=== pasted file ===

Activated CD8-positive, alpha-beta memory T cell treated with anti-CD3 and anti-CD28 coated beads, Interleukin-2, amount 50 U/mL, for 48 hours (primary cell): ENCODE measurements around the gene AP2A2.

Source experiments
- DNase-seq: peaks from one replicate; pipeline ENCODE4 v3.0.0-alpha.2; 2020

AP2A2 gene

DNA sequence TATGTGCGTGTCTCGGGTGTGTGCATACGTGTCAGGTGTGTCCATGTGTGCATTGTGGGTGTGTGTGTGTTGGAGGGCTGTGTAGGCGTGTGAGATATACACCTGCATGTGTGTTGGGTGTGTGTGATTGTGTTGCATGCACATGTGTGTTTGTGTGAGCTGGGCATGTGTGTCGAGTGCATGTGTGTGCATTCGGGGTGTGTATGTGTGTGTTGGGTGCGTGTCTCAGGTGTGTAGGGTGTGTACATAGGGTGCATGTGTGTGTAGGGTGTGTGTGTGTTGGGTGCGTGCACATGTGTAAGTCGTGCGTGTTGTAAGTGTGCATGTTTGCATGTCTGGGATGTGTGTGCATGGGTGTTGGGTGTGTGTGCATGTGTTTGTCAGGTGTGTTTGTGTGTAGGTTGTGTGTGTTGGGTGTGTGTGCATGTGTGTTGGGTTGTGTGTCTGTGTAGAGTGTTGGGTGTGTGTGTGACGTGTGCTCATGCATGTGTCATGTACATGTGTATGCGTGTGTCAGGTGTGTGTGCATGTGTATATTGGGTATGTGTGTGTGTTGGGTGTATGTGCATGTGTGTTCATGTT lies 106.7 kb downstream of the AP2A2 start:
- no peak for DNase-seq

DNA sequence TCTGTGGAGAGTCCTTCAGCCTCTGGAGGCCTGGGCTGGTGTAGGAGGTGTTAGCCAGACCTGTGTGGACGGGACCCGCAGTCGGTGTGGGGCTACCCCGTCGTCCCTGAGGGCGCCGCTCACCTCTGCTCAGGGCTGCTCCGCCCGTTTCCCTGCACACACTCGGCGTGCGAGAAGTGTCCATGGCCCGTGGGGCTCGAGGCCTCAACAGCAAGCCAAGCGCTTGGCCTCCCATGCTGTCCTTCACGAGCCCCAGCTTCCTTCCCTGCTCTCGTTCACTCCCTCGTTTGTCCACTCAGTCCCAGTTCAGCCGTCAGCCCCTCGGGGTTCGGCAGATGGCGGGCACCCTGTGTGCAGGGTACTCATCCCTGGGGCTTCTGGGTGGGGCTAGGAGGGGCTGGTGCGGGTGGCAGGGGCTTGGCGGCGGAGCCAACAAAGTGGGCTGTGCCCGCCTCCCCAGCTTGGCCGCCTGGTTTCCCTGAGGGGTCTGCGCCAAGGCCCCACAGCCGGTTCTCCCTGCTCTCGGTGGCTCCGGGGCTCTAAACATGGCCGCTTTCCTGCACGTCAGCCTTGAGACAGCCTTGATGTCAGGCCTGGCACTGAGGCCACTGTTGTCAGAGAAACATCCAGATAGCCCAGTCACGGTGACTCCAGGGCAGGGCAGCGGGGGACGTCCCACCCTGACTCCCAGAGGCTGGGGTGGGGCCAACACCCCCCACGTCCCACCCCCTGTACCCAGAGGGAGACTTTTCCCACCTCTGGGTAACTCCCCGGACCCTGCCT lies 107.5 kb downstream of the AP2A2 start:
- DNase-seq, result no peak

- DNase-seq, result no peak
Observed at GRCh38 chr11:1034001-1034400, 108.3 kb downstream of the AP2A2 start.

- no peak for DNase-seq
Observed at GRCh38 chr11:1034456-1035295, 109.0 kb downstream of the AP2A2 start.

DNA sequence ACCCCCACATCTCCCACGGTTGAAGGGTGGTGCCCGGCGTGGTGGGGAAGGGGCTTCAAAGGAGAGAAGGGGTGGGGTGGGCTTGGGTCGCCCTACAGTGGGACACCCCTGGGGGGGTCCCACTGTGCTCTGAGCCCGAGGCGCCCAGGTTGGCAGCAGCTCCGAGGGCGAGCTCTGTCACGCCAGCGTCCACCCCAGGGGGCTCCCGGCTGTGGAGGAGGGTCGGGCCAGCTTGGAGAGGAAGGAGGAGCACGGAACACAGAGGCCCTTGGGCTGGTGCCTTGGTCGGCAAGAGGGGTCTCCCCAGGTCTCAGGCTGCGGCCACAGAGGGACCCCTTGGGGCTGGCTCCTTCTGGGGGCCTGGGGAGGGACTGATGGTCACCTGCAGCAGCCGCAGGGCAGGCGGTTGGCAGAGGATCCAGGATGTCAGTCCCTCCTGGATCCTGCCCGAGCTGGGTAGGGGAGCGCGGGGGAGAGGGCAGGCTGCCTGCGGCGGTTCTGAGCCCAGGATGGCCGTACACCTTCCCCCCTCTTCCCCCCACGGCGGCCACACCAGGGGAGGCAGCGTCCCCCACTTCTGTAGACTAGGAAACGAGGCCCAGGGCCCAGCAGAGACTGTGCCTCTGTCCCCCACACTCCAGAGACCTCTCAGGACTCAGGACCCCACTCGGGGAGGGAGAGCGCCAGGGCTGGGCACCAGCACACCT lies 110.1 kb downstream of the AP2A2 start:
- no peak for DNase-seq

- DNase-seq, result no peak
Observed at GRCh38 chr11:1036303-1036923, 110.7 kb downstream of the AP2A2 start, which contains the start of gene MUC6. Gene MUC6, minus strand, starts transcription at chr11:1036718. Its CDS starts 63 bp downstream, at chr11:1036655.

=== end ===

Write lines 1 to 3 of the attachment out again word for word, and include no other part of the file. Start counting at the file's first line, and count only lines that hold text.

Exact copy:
Activated CD8-positive, alpha-beta memory T cell treated with anti-CD3 and anti-CD28 coated beads, Interleukin-2, amount 50 U/mL, for 48 hours (primary cell): ENCODE measurements around the gene AP2A2.

Source experiments
- DNase-seq: peaks from one replicate; pipeline ENCODE4 v3.0.0-alpha.2; 2020